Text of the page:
Nunavut community struggling with radio, TV broadcasts
Clyde River residents seeking service and repairs
A shortage of qualified technicians has left Clyde River without radio broadcasting for nearly four months — and the hamlet office with a slew of complaints about lack of service.
“The radio’s very important,” said John Ivey, senior administrative officer for the hamlet. For many residents, the radio is a primary source of information about the world outside the community of 1,000, in addition to local events.
“There’s a lot of demand for the radio to be on air, and it is tough not having it for sure,” he said March 24. “We want to keep in touch with the news and everything else that goes on.”
Clyde River normally receives transmissions from the CBC. But a faulty receiver has prevented the community from hearing anything from the national broadcaster. Other technical problems have kept community radio off the air as well, Ivey said.
“We’ve been exhausting a lot of money, energy and time, trying to get it working, but no success.”
The hamlet put out a call for qualified help throughout the Baffin region, including Iqaluit.
“They can’t seem to find a time to come in,” Ivey said. “We’re bringing in other people from other communities with experience in running their local radio stations.”
He eventually got a response from Igloolik, which sent one of its radio technicians. Meanwhile, the hamlet office is awaiting delivery of a new receiver from CBC in Iqaluit, Ivey said.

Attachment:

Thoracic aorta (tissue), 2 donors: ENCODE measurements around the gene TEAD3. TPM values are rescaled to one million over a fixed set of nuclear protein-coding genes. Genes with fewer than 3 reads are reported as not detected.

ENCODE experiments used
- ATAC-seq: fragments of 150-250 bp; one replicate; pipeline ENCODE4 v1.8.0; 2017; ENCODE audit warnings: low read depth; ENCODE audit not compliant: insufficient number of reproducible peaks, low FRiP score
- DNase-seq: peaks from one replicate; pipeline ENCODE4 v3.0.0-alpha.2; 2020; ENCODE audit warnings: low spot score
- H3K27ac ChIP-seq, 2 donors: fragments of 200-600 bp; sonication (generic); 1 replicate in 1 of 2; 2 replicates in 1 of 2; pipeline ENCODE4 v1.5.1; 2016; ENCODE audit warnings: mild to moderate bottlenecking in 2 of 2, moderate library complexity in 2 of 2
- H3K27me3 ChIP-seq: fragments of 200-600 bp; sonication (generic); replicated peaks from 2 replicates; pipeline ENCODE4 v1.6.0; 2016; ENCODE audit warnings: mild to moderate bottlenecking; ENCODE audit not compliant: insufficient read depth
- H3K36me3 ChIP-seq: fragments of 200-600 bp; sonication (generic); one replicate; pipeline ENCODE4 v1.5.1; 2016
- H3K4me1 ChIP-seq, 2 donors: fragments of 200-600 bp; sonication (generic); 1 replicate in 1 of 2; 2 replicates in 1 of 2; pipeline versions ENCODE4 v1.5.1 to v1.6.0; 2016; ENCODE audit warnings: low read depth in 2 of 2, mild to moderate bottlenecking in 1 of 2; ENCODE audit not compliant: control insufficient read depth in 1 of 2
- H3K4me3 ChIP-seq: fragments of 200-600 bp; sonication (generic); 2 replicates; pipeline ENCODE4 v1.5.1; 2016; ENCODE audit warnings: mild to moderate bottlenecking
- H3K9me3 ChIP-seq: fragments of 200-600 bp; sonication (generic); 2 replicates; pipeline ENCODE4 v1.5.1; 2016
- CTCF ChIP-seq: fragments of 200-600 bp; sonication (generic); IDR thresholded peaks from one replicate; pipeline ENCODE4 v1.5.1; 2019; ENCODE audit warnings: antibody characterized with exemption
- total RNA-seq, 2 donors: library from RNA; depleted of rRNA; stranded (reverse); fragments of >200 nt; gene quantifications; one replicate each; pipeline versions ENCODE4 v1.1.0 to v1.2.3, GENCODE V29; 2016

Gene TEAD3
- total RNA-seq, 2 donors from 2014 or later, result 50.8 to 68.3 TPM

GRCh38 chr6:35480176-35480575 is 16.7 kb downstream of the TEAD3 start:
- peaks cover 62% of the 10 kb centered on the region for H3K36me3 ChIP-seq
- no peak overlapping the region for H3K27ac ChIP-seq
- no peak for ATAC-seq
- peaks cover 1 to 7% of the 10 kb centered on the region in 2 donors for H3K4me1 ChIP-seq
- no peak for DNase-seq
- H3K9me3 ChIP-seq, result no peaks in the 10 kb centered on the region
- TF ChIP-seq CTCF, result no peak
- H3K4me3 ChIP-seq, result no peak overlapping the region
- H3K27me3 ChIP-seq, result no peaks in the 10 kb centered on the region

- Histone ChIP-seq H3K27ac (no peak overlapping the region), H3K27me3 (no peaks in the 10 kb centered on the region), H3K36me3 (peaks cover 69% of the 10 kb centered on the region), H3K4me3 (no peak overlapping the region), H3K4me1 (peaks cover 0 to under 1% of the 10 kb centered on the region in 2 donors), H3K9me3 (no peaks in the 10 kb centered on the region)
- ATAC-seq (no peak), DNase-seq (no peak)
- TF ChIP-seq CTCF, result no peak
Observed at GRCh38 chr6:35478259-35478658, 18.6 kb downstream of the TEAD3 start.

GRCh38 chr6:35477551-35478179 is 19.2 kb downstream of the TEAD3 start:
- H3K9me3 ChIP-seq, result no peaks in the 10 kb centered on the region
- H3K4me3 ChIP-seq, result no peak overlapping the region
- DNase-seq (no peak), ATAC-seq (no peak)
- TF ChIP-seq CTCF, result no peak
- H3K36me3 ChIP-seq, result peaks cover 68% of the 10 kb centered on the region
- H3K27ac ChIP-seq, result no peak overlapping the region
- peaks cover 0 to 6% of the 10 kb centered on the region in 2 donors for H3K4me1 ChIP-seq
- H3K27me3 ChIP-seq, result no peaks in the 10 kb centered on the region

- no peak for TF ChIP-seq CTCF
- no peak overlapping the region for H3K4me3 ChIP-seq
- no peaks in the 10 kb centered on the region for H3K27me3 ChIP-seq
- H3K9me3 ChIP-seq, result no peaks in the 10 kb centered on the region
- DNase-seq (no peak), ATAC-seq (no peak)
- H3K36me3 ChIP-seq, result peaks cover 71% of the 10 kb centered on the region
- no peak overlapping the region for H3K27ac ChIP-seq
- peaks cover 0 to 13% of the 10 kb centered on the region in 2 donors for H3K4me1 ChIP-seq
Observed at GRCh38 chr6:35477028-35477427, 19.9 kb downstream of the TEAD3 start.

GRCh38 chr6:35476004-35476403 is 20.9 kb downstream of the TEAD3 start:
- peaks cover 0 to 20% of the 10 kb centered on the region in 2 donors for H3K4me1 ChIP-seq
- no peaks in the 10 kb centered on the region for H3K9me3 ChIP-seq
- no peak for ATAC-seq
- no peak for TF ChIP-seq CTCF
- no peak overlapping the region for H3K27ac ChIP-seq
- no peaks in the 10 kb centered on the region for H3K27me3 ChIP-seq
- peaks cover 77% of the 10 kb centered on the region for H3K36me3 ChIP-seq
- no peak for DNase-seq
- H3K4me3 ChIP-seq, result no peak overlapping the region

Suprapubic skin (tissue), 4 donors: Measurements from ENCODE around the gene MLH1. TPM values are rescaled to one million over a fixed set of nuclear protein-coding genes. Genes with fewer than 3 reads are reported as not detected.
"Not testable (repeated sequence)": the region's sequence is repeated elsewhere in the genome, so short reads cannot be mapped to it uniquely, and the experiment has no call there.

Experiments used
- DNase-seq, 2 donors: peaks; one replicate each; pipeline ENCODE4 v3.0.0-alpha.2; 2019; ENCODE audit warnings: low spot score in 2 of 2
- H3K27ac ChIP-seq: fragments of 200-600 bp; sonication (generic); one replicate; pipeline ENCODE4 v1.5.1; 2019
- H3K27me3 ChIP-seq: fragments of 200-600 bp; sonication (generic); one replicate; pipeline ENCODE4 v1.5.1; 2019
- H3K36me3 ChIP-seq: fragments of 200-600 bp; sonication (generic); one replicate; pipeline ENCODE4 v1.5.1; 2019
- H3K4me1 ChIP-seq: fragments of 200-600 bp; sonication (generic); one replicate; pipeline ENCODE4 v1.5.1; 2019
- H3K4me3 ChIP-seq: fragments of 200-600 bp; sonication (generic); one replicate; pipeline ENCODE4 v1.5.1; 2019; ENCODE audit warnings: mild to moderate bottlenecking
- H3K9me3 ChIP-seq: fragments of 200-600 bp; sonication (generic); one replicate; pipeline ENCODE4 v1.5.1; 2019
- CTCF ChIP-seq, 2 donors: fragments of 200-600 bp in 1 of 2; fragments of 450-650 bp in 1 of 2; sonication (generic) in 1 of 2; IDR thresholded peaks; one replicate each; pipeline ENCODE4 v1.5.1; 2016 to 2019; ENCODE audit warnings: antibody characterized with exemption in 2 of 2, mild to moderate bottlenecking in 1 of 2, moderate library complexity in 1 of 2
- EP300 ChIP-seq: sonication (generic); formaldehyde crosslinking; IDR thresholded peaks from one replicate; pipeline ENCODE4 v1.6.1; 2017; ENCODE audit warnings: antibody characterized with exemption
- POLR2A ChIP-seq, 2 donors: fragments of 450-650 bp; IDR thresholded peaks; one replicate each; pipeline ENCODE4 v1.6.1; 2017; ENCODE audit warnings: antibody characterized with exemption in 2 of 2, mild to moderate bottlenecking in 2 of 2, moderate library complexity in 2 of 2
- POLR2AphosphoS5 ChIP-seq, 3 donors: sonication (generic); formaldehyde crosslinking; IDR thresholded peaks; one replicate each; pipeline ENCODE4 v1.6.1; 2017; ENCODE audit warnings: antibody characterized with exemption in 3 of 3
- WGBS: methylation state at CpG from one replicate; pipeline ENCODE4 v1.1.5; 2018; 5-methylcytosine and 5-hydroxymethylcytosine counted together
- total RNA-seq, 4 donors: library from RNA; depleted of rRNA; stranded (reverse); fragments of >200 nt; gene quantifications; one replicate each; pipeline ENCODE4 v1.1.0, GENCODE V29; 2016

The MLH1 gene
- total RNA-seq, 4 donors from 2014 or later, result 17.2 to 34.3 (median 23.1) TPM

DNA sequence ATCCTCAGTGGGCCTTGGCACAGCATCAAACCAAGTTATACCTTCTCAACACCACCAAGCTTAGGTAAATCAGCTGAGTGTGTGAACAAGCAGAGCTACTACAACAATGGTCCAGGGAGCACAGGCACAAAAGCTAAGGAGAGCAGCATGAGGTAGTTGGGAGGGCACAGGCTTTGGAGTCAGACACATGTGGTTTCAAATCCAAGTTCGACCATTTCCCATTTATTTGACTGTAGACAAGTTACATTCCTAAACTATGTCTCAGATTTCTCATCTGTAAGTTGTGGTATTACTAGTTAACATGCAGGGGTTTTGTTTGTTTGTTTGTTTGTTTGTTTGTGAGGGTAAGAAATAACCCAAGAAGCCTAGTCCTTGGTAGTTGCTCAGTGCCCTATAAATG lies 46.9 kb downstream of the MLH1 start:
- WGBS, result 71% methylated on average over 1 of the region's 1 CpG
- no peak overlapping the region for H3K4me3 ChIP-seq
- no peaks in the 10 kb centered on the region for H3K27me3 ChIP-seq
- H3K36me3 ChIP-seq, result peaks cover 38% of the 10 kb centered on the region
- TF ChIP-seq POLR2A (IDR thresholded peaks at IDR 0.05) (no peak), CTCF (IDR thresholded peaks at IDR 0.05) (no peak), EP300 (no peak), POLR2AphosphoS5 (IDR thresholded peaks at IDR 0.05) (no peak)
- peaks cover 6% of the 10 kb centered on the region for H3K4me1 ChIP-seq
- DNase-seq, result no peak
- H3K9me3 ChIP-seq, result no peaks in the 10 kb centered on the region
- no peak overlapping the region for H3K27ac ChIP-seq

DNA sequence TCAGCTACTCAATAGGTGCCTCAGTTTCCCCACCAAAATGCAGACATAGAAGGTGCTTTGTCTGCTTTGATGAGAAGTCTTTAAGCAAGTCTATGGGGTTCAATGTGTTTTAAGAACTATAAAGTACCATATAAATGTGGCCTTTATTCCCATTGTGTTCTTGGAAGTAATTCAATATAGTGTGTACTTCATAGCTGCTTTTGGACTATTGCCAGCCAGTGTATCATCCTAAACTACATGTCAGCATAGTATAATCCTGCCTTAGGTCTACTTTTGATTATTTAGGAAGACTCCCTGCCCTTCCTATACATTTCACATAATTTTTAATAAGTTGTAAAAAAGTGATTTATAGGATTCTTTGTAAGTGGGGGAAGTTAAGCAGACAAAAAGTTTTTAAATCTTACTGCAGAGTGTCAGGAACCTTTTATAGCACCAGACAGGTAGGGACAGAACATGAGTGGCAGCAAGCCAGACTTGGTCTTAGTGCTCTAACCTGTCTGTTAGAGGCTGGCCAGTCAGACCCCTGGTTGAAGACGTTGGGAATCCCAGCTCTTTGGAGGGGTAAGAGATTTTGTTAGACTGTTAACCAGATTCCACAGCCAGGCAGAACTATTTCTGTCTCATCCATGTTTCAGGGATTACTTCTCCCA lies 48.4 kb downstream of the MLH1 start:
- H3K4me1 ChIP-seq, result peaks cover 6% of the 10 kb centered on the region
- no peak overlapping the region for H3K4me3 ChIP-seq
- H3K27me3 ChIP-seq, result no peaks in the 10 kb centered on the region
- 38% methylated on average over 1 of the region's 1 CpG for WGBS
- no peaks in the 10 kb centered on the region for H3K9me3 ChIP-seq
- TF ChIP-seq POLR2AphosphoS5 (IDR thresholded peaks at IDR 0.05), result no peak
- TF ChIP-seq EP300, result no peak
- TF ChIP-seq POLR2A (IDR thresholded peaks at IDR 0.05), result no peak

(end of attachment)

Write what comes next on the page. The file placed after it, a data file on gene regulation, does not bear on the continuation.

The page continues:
Just as the hamlet’s radio systems started showing signs of trouble last fall, Clyde River residents were also contending with poor cable TV service.
“Half the town didn’t have service, and they couldn’t fix it,” Ivey said, referring to Aarruja Development Corp., a hamlet-based corporation which used to offer the service.
“They were downsizing, and just didn’t want to deal with the cable service anymore,” mayor Jerry Natanine told Nunatsiaq News.
“All the cable equipment, all the wiring that’s going through town is really old, and to replace them would have called for a complete overhaul of everything,” he said.
The corporation decided last December to close its cable service, effective Feb. 14.
Residents now rely on satellite providers such as Shaw Direct and Bell Expressvu for all TV programming.
“The only option now is for people to buy satellite dishes,” Ivey said.
“Although it’s hard to get a signal sometimes, and to set it up properly, it runs for about as much as cable did.”
Monthly fees start at about $70 for basic service, he said, which was about equal to the defunct cable service.
The recent change means Clyde River is possibly the only community in Nunavut without cable service.
Arctic Cooperatives Ltd. typically offers cable TV services in hamlets with member-owned co-ops. Clyde River however, has been without a co-op for more than two decades.
Clyde River is not the only community in the Baffin region that has had to contend with radio broadcast issues in the past year.
Kimmirut’s radio station, like Clyde River’s, alternates between CBC and community broadcasts. It went without broadcasts for most of 2014 until the community co-op re-established service through its cable TV service.